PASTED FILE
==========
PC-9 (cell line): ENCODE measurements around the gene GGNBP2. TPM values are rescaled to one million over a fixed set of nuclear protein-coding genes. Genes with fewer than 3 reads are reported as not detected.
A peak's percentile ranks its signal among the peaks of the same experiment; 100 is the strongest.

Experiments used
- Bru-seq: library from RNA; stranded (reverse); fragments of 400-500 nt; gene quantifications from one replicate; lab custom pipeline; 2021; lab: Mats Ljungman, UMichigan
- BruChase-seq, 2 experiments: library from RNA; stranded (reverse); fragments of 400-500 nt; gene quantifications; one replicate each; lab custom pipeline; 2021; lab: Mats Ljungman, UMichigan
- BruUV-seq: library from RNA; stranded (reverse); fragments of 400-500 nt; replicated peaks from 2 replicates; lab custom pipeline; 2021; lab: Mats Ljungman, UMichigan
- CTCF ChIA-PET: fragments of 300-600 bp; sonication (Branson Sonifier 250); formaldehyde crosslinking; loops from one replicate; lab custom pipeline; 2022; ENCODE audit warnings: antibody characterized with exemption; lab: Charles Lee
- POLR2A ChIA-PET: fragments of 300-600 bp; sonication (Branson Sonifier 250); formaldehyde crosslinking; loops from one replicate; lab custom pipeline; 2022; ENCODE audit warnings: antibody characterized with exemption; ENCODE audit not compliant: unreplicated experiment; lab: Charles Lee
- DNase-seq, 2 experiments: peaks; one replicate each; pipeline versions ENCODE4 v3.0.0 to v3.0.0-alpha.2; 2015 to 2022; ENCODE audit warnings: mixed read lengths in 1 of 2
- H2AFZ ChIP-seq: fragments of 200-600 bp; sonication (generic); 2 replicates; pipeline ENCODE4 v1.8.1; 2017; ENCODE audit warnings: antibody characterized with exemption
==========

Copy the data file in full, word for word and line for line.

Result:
PC-9 (cell line): ENCODE measurements around the gene GGNBP2. TPM values are rescaled to one million over a fixed set of nuclear protein-coding genes. Genes with fewer than 3 reads are reported as not detected.
A peak's percentile ranks its signal among the peaks of the same experiment; 100 is the strongest.

Experiments used
- Bru-seq: library from RNA; stranded (reverse); fragments of 400-500 nt; gene quantifications from one replicate; lab custom pipeline; 2021; lab: Mats Ljungman, UMichigan
- BruChase-seq, 2 experiments: library from RNA; stranded (reverse); fragments of 400-500 nt; gene quantifications; one replicate each; lab custom pipeline; 2021; lab: Mats Ljungman, UMichigan
- BruUV-seq: library from RNA; stranded (reverse); fragments of 400-500 nt; replicated peaks from 2 replicates; lab custom pipeline; 2021; lab: Mats Ljungman, UMichigan
- CTCF ChIA-PET: fragments of 300-600 bp; sonication (Branson Sonifier 250); formaldehyde crosslinking; loops from one replicate; lab custom pipeline; 2022; ENCODE audit warnings: antibody characterized with exemption; lab: Charles Lee
- POLR2A ChIA-PET: fragments of 300-600 bp; sonication (Branson Sonifier 250); formaldehyde crosslinking; loops from one replicate; lab custom pipeline; 2022; ENCODE audit warnings: antibody characterized with exemption; ENCODE audit not compliant: unreplicated experiment; lab: Charles Lee
- DNase-seq, 2 experiments: peaks; one replicate each; pipeline versions ENCODE4 v3.0.0 to v3.0.0-alpha.2; 2015 to 2022; ENCODE audit warnings: mixed read lengths in 1 of 2
- H2AFZ ChIP-seq: fragments of 200-600 bp; sonication (generic); 2 replicates; pipeline ENCODE4 v1.8.1; 2017; ENCODE audit warnings: antibody characterized with exemption